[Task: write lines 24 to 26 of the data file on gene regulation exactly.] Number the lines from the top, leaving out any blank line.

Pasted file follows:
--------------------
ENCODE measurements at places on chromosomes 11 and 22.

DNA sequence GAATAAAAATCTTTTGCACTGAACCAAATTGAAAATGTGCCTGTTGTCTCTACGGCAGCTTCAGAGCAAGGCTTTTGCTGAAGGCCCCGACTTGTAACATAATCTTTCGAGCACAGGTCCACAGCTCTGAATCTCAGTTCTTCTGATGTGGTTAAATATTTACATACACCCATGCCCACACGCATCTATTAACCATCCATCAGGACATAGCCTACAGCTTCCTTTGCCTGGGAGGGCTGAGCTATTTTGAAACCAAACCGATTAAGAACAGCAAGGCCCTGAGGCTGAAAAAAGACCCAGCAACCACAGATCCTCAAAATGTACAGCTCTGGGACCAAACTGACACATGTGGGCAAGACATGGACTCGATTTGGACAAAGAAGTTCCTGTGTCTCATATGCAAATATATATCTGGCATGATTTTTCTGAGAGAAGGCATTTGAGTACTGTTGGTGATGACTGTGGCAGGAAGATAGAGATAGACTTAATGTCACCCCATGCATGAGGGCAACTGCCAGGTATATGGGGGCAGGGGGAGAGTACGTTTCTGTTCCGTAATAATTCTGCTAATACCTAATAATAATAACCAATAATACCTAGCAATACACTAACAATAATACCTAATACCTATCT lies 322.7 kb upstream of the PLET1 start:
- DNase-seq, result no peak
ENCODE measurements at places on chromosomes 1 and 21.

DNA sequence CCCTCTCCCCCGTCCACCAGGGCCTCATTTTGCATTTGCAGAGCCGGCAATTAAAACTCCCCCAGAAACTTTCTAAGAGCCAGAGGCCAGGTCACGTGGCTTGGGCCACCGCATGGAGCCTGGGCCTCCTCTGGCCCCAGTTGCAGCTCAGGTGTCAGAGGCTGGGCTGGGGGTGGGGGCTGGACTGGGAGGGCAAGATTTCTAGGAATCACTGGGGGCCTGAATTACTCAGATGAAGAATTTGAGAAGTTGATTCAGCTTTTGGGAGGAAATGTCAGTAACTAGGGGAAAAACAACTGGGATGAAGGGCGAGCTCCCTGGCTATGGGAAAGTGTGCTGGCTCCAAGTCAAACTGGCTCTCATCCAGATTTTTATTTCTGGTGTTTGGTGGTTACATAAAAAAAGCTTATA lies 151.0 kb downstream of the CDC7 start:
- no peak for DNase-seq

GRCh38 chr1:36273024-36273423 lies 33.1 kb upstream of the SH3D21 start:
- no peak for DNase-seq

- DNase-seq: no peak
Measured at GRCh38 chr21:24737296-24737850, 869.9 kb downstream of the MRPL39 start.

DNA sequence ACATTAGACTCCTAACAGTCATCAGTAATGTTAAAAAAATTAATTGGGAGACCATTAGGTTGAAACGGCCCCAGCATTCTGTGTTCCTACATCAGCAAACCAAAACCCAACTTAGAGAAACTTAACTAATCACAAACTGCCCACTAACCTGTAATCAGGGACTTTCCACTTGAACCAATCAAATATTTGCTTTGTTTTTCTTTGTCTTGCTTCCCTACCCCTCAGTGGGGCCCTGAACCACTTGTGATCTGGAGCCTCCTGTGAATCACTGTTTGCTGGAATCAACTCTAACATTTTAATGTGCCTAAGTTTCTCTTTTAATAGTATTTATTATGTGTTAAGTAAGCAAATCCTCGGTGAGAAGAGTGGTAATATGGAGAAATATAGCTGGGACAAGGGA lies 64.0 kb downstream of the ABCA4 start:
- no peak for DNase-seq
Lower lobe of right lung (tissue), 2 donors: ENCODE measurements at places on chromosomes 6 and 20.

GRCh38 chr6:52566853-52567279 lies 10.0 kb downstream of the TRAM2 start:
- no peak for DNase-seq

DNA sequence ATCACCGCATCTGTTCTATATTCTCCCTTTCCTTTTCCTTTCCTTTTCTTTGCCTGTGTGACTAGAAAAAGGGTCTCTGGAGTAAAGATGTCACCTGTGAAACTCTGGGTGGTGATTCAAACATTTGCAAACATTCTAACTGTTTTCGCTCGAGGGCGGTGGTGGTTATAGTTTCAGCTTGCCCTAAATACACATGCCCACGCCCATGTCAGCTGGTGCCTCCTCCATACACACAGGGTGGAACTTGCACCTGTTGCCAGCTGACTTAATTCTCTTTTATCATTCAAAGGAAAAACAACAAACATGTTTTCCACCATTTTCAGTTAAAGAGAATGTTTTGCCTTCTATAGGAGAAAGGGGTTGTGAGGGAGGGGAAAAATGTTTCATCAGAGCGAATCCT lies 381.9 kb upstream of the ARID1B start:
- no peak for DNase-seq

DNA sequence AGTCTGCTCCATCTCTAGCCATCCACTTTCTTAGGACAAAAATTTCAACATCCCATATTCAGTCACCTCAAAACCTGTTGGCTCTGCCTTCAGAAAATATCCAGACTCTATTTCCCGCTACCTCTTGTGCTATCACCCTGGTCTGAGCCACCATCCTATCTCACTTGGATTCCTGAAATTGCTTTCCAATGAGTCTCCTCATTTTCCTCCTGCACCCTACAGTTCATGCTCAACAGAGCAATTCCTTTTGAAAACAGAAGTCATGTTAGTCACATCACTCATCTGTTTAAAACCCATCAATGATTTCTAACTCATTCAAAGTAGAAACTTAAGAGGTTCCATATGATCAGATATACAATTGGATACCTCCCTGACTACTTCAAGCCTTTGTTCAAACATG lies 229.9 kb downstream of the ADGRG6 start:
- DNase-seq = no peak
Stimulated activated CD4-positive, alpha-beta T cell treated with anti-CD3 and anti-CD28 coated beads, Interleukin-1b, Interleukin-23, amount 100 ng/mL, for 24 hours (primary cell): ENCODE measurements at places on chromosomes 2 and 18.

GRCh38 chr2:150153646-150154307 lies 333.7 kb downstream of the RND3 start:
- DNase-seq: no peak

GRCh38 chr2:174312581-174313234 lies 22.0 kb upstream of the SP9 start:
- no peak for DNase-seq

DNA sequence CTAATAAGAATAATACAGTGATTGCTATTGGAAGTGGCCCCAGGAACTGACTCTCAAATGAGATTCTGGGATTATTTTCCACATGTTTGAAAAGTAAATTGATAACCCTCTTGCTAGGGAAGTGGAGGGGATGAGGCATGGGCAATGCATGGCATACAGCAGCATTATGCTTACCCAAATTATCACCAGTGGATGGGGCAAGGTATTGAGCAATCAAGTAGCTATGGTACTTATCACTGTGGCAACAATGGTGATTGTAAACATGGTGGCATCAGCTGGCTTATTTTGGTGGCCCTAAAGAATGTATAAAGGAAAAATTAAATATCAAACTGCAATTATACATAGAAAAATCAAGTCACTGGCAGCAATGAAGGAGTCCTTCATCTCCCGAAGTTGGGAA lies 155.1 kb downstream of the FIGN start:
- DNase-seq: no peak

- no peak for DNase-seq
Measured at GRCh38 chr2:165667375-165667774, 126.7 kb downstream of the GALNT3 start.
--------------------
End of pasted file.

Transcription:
- no peak for DNase-seq

DNA sequence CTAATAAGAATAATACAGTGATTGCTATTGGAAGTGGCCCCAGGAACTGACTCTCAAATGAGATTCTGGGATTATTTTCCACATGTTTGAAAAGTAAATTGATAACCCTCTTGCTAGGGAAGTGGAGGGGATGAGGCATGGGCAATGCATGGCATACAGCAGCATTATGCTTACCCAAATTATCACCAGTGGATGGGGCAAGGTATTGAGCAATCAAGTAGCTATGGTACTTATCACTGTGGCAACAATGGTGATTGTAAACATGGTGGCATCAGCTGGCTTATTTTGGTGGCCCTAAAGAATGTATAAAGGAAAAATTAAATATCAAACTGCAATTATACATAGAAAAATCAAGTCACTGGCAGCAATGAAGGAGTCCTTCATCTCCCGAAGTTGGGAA lies 155.1 kb downstream of the FIGN start:
- DNase-seq: no peak